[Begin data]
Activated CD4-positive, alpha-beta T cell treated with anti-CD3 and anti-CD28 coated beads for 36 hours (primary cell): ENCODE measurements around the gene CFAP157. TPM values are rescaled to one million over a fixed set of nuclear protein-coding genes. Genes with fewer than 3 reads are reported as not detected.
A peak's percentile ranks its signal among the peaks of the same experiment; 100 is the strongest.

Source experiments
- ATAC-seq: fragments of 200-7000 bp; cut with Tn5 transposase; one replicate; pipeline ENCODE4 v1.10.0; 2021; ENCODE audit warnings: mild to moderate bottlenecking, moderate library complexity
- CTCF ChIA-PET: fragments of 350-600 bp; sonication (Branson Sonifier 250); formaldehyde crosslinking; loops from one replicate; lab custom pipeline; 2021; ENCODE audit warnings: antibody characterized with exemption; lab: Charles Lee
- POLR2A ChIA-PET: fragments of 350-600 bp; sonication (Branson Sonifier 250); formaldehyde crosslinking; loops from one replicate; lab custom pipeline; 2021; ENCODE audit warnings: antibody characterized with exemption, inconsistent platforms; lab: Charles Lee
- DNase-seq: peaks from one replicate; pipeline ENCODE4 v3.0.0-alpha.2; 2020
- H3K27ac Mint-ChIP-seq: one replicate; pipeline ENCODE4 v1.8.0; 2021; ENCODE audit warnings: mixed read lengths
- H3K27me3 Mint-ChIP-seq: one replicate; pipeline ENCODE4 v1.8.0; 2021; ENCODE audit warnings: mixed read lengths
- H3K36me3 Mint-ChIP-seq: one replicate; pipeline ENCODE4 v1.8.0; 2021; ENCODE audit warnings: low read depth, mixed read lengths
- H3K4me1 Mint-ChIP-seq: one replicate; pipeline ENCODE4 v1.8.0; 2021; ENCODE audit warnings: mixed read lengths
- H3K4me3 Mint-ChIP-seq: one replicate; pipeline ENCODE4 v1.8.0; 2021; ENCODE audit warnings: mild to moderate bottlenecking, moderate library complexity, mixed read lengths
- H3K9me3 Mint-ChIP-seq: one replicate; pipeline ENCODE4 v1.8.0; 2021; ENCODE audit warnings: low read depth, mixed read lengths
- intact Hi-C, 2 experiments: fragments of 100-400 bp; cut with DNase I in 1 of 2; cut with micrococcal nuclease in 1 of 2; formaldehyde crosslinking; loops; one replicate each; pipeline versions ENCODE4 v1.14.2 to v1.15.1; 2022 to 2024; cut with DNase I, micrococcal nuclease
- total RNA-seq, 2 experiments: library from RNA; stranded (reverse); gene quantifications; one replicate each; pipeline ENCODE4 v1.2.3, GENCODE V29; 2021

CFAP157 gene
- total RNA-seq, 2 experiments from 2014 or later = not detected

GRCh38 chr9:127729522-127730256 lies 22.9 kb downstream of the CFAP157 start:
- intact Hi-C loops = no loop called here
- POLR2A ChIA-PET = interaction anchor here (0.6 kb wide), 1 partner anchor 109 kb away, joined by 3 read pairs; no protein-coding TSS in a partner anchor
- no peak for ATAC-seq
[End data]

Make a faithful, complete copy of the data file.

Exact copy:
Activated CD4-positive, alpha-beta T cell treated with anti-CD3 and anti-CD28 coated beads for 36 hours (primary cell): ENCODE measurements around the gene CFAP157. TPM values are rescaled to one million over a fixed set of nuclear protein-coding genes. Genes with fewer than 3 reads are reported as not detected.
A peak's percentile ranks its signal among the peaks of the same experiment; 100 is the strongest.

Source experiments
- ATAC-seq: fragments of 200-7000 bp; cut with Tn5 transposase; one replicate; pipeline ENCODE4 v1.10.0; 2021; ENCODE audit warnings: mild to moderate bottlenecking, moderate library complexity
- CTCF ChIA-PET: fragments of 350-600 bp; sonication (Branson Sonifier 250); formaldehyde crosslinking; loops from one replicate; lab custom pipeline; 2021; ENCODE audit warnings: antibody characterized with exemption; lab: Charles Lee
- POLR2A ChIA-PET: fragments of 350-600 bp; sonication (Branson Sonifier 250); formaldehyde crosslinking; loops from one replicate; lab custom pipeline; 2021; ENCODE audit warnings: antibody characterized with exemption, inconsistent platforms; lab: Charles Lee
- DNase-seq: peaks from one replicate; pipeline ENCODE4 v3.0.0-alpha.2; 2020
- H3K27ac Mint-ChIP-seq: one replicate; pipeline ENCODE4 v1.8.0; 2021; ENCODE audit warnings: mixed read lengths
- H3K27me3 Mint-ChIP-seq: one replicate; pipeline ENCODE4 v1.8.0; 2021; ENCODE audit warnings: mixed read lengths
- H3K36me3 Mint-ChIP-seq: one replicate; pipeline ENCODE4 v1.8.0; 2021; ENCODE audit warnings: low read depth, mixed read lengths
- H3K4me1 Mint-ChIP-seq: one replicate; pipeline ENCODE4 v1.8.0; 2021; ENCODE audit warnings: mixed read lengths
- H3K4me3 Mint-ChIP-seq: one replicate; pipeline ENCODE4 v1.8.0; 2021; ENCODE audit warnings: mild to moderate bottlenecking, moderate library complexity, mixed read lengths
- H3K9me3 Mint-ChIP-seq: one replicate; pipeline ENCODE4 v1.8.0; 2021; ENCODE audit warnings: low read depth, mixed read lengths
- intact Hi-C, 2 experiments: fragments of 100-400 bp; cut with DNase I in 1 of 2; cut with micrococcal nuclease in 1 of 2; formaldehyde crosslinking; loops; one replicate each; pipeline versions ENCODE4 v1.14.2 to v1.15.1; 2022 to 2024; cut with DNase I, micrococcal nuclease
- total RNA-seq, 2 experiments: library from RNA; stranded (reverse); gene quantifications; one replicate each; pipeline ENCODE4 v1.2.3, GENCODE V29; 2021

CFAP157 gene
- total RNA-seq, 2 experiments from 2014 or later = not detected

GRCh38 chr9:127729522-127730256 lies 22.9 kb downstream of the CFAP157 start:
- intact Hi-C loops = no loop called here
- POLR2A ChIA-PET = interaction anchor here (0.6 kb wide), 1 partner anchor 109 kb away, joined by 3 read pairs; no protein-coding TSS in a partner anchor
- no peak for ATAC-seq